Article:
The malware and payloads of the exploit are equipped with sandbox evasion and remain dormant for up to two weeks before invoking remote payloads. The command and control (C2) communication is all web-based, using back channels of other compromised companies to appear as legitimate traffic. Typically, such waiting periods are designed to avoid detection during testing phases.
The breach was initially discovered by SolarWinds’ customer, FireEye, who quickly reported the issue through appropriate channels. FireEye also went public with their breach details and tools to detect both their own stolen assessment tools and the compromised SolarWinds products. The breached U.S. government entities – some of whom advocate transparency in company security breaches – have been much less forthcoming.
The SolarWinds Compromise: A Wake-up Call
Following the discovery of the SolarWinds cyber-attack, the U.S. Department of Homeland Security took the unprecedented step of ordering all agencies under its purview to “immediately disconnect or power down SolarWinds Orion products, versions 2019.4 through 2020.2.1 HF1, from their network. Until such time as CISA directs affected entities to rebuild the Windows operating system and reinstall the SolarWinds software package, agencies are prohibited from (re)joining the Windows host OS to the enterprise domain. Affected entities should expect further communications from CISA and await guidance before rebuilding from trusted sources utilizing the latest version of the product available.”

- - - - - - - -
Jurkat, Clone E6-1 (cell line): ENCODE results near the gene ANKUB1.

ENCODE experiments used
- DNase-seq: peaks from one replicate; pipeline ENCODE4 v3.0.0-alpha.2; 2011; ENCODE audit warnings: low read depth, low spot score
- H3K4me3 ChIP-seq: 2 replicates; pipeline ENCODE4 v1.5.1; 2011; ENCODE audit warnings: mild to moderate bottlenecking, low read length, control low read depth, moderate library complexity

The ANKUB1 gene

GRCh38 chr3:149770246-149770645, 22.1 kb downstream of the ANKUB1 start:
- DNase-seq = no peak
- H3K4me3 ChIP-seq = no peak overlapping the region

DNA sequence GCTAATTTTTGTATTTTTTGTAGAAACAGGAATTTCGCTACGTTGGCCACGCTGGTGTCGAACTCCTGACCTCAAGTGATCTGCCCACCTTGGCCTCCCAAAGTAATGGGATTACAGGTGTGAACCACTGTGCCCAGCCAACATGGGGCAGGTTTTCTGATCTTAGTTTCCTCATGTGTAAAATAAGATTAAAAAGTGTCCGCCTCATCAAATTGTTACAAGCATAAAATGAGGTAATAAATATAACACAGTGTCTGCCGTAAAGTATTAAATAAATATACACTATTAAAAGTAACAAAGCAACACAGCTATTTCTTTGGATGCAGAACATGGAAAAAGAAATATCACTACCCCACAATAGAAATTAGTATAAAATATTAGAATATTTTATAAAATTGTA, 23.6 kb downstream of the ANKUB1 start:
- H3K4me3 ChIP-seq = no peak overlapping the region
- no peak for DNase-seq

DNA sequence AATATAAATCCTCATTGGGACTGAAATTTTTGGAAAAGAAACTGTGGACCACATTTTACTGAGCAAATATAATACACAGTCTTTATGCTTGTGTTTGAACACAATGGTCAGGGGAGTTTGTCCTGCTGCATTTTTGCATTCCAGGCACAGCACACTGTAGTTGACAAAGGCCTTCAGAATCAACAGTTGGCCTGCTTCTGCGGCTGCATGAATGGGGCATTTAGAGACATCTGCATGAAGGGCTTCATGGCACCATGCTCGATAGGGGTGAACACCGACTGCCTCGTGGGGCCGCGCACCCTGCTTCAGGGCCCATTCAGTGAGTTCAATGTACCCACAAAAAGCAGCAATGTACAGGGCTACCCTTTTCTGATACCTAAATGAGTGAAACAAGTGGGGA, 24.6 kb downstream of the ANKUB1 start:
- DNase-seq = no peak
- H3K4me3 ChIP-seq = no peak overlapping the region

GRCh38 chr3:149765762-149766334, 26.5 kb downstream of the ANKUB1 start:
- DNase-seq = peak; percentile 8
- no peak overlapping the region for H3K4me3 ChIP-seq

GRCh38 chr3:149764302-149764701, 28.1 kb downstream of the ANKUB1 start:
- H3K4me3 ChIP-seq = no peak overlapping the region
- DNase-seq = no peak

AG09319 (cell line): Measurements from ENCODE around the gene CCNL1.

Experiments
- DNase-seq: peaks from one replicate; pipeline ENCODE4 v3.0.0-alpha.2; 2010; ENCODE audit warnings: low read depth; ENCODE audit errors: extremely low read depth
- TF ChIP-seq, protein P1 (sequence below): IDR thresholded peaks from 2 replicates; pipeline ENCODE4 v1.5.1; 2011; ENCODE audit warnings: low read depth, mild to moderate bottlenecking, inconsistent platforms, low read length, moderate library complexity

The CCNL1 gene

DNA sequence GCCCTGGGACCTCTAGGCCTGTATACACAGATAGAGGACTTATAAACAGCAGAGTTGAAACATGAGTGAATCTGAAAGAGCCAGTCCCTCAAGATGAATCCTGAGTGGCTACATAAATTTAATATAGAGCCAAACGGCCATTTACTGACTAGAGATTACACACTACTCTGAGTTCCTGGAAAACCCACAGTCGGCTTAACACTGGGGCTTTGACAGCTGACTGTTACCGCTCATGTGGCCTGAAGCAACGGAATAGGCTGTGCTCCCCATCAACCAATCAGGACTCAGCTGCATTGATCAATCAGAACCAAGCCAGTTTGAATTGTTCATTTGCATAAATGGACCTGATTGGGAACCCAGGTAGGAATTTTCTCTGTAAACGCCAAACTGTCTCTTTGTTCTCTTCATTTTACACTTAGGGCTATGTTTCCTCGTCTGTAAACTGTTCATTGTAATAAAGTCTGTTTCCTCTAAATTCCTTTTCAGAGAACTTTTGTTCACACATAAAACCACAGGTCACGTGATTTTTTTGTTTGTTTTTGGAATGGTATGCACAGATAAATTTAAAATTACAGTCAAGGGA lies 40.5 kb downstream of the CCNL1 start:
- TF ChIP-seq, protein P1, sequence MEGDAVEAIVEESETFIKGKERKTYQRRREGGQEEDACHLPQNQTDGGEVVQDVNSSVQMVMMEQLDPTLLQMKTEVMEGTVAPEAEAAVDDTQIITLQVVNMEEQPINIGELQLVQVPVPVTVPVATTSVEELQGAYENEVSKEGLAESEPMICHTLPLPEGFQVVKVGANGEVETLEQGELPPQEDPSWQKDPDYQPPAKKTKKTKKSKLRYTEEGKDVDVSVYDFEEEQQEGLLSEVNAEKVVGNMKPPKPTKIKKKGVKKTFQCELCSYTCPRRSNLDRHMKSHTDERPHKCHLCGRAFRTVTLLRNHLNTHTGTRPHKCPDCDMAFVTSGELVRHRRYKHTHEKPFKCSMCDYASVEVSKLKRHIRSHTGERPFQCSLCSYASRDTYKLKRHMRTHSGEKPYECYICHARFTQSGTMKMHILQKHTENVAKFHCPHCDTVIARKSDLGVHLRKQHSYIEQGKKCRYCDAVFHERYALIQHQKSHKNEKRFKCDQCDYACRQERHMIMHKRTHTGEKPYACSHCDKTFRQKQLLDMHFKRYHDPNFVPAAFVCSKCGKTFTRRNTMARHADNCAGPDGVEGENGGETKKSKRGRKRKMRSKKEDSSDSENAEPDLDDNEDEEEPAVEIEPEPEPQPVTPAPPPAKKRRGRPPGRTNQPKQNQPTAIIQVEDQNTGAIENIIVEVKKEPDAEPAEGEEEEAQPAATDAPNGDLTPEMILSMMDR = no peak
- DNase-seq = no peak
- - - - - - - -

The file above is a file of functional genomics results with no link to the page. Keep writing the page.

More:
In addition to the BEC compromise, the FTP credentials for at least one SolarWinds account has been subsequently discovered on the internet. And at least one discoverer admits to successfully uploading content using these credentials. Mission Secure researchers see the attack chain with email as the initiator or the FTP credentials – both credible attack vectors. Based on the information currently available, an FTP attack vector should have reasonably been found and neutralized through corporate security programs, processes, and procedures. An email attack vector, however, is clearly more difficult to manage and requires significant resources, especially in these current remote work times.
While notable from various perspectives, the current cyber-attack reminds one of the 2016 TeamViewer attack – which potentially compromised all of their customers and was attributed to APT41. And as such, the world will continue to see large-scale APT cyber-attacks targeting high-value infrastructure organizations. Why? Because the return on investment for these adversaries is enormously high.
More importantly, these successful cyber-attacks continue to demonstrate the fragility and insecurity of today’s digital world. Once inside the perimeter firewall in a network often lacking fine-grained access control and micro-segmentation, point security solutions are simply insufficient for protecting an organization’s most critical assets from today’s cyber adversaries and threats. Cybersecurity needs to be a top priority, and organizations need to step up their game. Adversaries aren’t waiting, and they’re clearly working on theirs.
Originally published December 17, 2020, updated January 27, 2021.